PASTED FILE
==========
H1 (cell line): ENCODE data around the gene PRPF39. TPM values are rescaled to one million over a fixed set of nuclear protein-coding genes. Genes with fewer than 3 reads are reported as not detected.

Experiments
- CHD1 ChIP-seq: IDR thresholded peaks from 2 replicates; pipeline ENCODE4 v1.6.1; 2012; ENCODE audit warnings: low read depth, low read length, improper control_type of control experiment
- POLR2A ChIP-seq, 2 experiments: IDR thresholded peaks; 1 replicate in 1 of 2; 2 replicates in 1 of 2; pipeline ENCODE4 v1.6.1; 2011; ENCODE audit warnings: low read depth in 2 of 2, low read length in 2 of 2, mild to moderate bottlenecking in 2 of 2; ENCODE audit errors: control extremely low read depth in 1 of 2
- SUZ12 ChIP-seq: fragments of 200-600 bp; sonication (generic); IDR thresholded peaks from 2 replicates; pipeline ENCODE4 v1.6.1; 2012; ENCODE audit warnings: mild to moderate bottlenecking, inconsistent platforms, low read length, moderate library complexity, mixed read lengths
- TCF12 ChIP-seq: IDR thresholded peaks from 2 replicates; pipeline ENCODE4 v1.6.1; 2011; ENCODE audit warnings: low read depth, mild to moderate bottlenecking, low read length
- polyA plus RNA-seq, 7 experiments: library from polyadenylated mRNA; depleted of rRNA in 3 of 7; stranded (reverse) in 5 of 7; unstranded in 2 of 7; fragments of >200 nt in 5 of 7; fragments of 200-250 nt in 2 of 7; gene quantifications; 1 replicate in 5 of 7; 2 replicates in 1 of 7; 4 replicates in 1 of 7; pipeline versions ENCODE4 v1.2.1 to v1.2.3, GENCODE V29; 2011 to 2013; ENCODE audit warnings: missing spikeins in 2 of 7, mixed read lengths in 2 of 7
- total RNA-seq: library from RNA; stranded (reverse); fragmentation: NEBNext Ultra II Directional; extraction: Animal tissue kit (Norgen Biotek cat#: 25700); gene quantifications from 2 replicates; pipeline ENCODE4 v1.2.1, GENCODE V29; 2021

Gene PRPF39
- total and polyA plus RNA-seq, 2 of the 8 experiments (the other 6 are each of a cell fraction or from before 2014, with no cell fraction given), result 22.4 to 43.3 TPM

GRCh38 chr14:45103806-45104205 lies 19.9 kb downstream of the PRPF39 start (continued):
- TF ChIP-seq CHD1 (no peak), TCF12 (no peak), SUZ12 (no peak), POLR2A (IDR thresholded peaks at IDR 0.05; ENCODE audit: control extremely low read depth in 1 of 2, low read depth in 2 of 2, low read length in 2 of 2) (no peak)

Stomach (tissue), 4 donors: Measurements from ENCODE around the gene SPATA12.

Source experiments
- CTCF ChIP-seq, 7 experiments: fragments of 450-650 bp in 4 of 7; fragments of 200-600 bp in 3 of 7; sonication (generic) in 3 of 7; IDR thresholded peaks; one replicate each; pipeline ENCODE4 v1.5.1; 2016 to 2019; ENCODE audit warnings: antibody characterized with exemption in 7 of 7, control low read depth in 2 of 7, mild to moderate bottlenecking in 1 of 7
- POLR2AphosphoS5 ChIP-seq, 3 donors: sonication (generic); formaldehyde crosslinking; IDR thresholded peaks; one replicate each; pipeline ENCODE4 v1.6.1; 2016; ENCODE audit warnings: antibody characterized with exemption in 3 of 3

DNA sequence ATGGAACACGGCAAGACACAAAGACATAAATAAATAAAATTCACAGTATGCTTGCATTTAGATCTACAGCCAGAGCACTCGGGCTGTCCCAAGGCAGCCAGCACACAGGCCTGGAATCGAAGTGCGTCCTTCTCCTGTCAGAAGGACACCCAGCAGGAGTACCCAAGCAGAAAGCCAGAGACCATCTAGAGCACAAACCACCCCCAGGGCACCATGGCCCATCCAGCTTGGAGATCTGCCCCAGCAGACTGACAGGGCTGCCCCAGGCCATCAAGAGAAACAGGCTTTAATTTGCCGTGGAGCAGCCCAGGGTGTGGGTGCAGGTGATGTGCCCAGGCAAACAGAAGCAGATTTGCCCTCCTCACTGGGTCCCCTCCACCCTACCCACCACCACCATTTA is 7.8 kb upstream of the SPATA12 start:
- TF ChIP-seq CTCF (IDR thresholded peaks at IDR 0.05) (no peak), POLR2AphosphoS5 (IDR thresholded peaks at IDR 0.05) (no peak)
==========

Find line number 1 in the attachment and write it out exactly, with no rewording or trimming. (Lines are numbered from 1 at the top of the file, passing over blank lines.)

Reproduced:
H1 (cell line): ENCODE data around the gene PRPF39. TPM values are rescaled to one million over a fixed set of nuclear protein-coding genes. Genes with fewer than 3 reads are reported as not detected.